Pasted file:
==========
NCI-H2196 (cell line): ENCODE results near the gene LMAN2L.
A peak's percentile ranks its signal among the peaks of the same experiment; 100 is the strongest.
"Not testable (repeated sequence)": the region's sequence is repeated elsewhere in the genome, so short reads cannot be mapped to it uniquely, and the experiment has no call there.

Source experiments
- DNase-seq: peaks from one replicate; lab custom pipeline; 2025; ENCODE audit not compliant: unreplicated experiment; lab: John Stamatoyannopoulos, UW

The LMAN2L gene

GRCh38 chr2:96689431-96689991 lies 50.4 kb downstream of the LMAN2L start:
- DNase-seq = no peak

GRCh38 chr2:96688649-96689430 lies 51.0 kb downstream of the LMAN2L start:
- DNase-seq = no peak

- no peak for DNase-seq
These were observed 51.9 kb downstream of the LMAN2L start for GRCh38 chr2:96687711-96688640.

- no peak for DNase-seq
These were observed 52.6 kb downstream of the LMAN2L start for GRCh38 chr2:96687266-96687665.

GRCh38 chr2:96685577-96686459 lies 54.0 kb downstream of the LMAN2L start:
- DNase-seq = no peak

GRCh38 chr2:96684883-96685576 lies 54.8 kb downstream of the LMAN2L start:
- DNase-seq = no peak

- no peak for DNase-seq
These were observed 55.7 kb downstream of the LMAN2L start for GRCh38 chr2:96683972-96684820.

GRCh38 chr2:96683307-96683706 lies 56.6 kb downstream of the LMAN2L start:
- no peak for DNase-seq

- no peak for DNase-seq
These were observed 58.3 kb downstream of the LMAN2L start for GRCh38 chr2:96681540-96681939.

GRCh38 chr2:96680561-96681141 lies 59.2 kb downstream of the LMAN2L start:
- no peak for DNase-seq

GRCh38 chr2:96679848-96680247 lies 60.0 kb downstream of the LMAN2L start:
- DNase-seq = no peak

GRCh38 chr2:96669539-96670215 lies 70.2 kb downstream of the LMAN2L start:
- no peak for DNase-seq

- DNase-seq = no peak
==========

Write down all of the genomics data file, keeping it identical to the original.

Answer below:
NCI-H2196 (cell line): ENCODE results near the gene LMAN2L.
A peak's percentile ranks its signal among the peaks of the same experiment; 100 is the strongest.
"Not testable (repeated sequence)": the region's sequence is repeated elsewhere in the genome, so short reads cannot be mapped to it uniquely, and the experiment has no call there.

Source experiments
- DNase-seq: peaks from one replicate; lab custom pipeline; 2025; ENCODE audit not compliant: unreplicated experiment; lab: John Stamatoyannopoulos, UW

The LMAN2L gene

GRCh38 chr2:96689431-96689991 lies 50.4 kb downstream of the LMAN2L start:
- DNase-seq = no peak

GRCh38 chr2:96688649-96689430 lies 51.0 kb downstream of the LMAN2L start:
- DNase-seq = no peak

- no peak for DNase-seq
These were observed 51.9 kb downstream of the LMAN2L start for GRCh38 chr2:96687711-96688640.

- no peak for DNase-seq
These were observed 52.6 kb downstream of the LMAN2L start for GRCh38 chr2:96687266-96687665.

GRCh38 chr2:96685577-96686459 lies 54.0 kb downstream of the LMAN2L start:
- DNase-seq = no peak

GRCh38 chr2:96684883-96685576 lies 54.8 kb downstream of the LMAN2L start:
- DNase-seq = no peak

- no peak for DNase-seq
These were observed 55.7 kb downstream of the LMAN2L start for GRCh38 chr2:96683972-96684820.

GRCh38 chr2:96683307-96683706 lies 56.6 kb downstream of the LMAN2L start:
- no peak for DNase-seq

- no peak for DNase-seq
These were observed 58.3 kb downstream of the LMAN2L start for GRCh38 chr2:96681540-96681939.

GRCh38 chr2:96680561-96681141 lies 59.2 kb downstream of the LMAN2L start:
- no peak for DNase-seq

GRCh38 chr2:96679848-96680247 lies 60.0 kb downstream of the LMAN2L start:
- DNase-seq = no peak

GRCh38 chr2:96669539-96670215 lies 70.2 kb downstream of the LMAN2L start:
- no peak for DNase-seq

- DNase-seq = no peak